Luke Weathers, Jr.
December 16, 1920 – October 15, 2011
Class 43-D-SE
Unit 332nd Fighter Group

Weathers was born December 16, 1920, in Grenada, Mississippi. Defying social norms was already a family trait when Luke was born. At the time, the town’s railroad track served as the economic dividing line. The relationship between Weather’s mixed-race father and black mother defied that dividing line, which led Weathers’ family to move to Memphis, where they worked in a grocery store.

Years later, Weathers was studying biology at Lane College in Jackson, Tenn., when he stumbled on an article in an international newspaper about the Tuskegee Experiment, the federal government’s name for the Army Air Corps training of African Americans.

His mother turned to the prominent Memphis family she worked for and, with the help of the family’s connections, Weathers was considered and eventually accepted into their program.

Weathers flew P-51 and P-39 fighters during his service from 1942 to 1945, in one combat flight, German aircraft were pursuing him and firing. He was

Distinguished Flying Cross

forced to dip down and make a few turns in his plane to keep from getting shot. Weathers earned a Distinguished Flying Cross, according to the National Guard Bureau. The Distinguished Flying Cross is awarded to a member of the United States Armed Forces who distinguishes himself or herself by showing heroism and extraordinary achievement in an aerial flight.

Although undeniably the greatest pilots and crew efforts in military history, the Tuskegee Airmen were not allowed to participate in the victory parade held in New York celebrating the end of WWII. They were transported secretly to a secluded train terminal for transport.

When his WWII tour ended, Luke J. Weathers, Jr. was promoted to Captain and returned to his alma mater, Tuskegee University, in order to share his experience as an instructor.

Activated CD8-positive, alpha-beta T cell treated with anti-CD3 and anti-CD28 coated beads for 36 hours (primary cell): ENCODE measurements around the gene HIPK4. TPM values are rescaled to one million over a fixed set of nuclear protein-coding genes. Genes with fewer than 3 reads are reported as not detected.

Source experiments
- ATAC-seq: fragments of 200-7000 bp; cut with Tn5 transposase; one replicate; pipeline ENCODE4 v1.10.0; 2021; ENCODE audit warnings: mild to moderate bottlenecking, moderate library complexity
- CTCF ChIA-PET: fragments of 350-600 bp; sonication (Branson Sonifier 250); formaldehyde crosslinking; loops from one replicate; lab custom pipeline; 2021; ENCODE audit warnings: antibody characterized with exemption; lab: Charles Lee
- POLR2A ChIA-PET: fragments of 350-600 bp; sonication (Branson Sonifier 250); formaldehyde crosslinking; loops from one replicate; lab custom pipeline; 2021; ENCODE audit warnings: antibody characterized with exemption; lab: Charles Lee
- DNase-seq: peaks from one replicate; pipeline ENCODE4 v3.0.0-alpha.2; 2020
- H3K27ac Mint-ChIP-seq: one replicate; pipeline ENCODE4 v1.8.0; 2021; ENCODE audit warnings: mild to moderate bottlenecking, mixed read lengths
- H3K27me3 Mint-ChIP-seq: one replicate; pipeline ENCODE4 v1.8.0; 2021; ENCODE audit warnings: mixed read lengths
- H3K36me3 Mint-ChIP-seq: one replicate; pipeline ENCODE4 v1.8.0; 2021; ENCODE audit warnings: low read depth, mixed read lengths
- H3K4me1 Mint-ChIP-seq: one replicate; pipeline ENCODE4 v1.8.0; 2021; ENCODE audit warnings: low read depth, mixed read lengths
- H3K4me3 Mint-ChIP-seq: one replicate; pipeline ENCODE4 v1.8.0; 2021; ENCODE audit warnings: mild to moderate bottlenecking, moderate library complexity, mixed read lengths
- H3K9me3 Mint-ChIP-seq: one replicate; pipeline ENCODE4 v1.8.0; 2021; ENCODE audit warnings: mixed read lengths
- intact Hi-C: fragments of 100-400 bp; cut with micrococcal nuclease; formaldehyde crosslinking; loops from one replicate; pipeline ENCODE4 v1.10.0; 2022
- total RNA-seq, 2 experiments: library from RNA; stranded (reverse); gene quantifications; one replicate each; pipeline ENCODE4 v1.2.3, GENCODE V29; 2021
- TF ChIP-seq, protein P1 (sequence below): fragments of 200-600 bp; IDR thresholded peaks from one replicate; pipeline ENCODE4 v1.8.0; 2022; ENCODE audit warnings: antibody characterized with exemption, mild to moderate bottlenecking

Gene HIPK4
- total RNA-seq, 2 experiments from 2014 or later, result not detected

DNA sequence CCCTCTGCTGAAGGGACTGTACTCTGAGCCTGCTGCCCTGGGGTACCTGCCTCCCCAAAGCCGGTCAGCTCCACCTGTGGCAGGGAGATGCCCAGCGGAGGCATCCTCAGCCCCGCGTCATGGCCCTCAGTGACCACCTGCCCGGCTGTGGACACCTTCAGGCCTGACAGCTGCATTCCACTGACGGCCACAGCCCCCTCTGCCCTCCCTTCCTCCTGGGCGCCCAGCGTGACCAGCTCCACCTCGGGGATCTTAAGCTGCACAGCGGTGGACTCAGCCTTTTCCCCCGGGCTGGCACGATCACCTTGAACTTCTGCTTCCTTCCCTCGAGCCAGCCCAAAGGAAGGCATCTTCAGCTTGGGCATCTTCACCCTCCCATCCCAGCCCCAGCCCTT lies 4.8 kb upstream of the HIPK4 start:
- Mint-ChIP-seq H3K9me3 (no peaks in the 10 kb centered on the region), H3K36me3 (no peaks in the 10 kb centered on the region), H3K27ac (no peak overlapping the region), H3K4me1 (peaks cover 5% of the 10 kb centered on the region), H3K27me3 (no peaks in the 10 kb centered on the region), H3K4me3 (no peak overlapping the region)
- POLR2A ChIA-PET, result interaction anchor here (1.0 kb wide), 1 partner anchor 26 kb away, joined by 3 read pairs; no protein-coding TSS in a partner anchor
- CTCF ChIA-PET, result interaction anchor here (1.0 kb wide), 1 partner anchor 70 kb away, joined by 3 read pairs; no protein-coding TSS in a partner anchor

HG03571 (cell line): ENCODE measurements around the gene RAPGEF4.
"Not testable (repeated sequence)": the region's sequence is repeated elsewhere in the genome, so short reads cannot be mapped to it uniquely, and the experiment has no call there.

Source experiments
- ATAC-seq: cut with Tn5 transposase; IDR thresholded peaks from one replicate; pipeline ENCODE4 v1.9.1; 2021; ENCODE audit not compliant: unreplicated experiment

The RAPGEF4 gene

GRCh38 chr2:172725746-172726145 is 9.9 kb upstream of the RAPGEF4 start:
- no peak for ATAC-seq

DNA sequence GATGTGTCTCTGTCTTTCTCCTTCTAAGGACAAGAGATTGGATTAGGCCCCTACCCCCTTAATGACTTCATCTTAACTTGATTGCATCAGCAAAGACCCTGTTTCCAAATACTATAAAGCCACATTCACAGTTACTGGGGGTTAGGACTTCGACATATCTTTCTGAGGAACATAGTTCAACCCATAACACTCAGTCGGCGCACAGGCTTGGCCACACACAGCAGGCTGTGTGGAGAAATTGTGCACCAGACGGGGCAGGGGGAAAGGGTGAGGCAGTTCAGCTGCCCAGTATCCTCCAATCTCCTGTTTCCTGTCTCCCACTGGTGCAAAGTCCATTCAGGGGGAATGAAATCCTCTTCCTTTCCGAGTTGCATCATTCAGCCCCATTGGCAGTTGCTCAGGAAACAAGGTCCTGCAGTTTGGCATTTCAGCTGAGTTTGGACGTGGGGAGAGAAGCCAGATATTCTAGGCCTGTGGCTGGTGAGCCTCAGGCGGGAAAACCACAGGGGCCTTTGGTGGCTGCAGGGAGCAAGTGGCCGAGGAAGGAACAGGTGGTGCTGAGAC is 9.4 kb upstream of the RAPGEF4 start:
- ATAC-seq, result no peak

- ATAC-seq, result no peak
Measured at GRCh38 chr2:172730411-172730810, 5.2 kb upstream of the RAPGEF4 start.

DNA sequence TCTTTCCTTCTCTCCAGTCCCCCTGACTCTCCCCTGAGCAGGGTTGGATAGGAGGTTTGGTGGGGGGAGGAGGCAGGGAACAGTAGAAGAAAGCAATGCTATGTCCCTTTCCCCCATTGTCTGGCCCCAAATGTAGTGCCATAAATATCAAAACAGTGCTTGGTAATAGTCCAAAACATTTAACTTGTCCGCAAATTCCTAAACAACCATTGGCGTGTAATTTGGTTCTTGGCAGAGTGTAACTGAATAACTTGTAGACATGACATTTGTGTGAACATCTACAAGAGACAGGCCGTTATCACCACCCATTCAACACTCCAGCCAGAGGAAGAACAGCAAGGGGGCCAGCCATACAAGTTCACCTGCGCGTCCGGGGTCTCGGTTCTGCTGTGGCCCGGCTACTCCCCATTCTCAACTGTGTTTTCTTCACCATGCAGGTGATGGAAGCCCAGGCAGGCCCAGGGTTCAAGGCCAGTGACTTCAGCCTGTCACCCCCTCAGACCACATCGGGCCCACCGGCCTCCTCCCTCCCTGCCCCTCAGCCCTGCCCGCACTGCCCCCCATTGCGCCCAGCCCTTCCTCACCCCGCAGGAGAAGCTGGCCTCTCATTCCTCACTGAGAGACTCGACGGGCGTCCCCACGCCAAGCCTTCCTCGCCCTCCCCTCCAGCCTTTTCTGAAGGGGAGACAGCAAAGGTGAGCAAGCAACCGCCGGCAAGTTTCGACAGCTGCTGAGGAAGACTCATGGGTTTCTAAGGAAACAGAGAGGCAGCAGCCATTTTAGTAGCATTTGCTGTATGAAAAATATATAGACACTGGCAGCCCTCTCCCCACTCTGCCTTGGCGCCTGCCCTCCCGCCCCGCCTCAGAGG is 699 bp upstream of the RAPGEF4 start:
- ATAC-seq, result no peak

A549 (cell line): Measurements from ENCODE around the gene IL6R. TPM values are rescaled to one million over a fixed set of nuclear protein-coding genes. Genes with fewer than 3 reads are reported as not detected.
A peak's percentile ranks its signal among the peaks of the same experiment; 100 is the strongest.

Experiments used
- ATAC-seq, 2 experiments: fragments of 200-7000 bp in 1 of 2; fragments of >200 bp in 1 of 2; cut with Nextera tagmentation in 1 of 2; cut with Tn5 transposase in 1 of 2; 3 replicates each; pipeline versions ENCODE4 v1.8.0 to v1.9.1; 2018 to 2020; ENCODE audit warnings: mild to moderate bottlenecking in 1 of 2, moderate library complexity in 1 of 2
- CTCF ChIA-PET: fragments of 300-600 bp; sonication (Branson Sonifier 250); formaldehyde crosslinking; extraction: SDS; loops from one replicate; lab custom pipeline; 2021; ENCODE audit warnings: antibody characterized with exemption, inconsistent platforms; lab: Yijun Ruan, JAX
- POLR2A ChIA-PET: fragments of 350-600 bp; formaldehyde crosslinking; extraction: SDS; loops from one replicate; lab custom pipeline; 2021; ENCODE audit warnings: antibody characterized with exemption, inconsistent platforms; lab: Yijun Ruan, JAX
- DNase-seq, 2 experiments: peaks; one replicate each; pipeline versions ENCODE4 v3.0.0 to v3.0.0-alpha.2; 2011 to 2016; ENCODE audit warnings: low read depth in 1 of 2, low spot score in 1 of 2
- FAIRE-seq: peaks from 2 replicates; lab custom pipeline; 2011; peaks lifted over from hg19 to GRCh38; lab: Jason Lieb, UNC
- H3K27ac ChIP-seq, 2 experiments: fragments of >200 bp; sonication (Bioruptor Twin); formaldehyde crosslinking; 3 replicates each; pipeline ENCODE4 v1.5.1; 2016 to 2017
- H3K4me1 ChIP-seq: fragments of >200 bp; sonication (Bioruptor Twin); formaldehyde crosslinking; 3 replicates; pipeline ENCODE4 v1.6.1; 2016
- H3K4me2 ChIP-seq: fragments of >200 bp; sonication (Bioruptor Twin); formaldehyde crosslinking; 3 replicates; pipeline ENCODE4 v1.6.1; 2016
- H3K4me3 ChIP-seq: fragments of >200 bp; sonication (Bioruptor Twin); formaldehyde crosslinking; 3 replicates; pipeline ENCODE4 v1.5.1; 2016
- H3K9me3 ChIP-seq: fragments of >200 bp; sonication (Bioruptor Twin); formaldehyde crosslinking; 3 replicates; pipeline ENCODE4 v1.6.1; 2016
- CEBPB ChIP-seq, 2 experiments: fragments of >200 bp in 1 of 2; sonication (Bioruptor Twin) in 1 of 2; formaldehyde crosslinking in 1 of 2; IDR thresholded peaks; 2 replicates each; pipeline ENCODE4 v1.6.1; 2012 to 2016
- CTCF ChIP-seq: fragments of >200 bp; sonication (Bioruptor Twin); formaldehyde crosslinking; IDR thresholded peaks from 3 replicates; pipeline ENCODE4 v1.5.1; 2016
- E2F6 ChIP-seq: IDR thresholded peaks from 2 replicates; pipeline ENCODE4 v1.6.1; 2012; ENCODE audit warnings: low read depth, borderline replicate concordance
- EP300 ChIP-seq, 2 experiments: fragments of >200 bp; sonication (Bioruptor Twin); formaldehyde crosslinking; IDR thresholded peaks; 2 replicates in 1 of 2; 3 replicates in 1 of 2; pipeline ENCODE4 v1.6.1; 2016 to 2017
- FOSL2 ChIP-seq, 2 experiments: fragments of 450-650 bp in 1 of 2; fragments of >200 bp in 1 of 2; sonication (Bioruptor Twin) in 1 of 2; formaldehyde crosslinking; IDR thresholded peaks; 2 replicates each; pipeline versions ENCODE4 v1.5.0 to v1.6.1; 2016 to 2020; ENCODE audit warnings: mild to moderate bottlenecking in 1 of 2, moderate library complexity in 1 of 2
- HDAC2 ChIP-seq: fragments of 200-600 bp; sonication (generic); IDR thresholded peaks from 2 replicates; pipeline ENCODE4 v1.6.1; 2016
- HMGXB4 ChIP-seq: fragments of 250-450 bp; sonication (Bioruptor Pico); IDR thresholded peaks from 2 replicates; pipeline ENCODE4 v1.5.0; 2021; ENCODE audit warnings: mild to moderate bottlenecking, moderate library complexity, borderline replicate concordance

June 25, 1945 was called Luke J. Weathers Day in Memphis. This was an honor that had never been bestowed on an African American in the city of Memphis.

A parade headed down Beale Street and Main and ended in Handy Park. Speeches were made and a key to the city was given to Captain Weathers. This was also the first time that an African-American ever received such an honor in the city of Memphis. A dance followed with music provided by the Navy Air Station Band.

During the celebration with family and friends, young Captain Weathers noticed a young woman named LaVerne. The young woman later became Captain Weathers’ wife. The wedding took place on Wednesday July 13, 1947. From that union they had five children.

In 1960, after strenuous testing, Weathers was accepted for employment in the Federal Aviation Agency (FAA) as an Air Traffic Controller.

His first duty assignment was in Anchorage, AK. Shortly after he was transferred to Galena, AL. Later Weathers was transferred to Nashville, TN.

Eventually in 1965 Lt. Col. Luke J. Weathers, Jr. became the first African American Air Traffic Controller in Memphis, TN.

Weathers also held FAA positions in Atlanta, GA and Washington D.C. where he eventually retired after serving as a reservist in the military for twenty-three years in 1985.

Luke J. Weathers III made an excellent tribute to his father when he said; “We will never forget what he has given us, as a father, a hero (and) as a man.”



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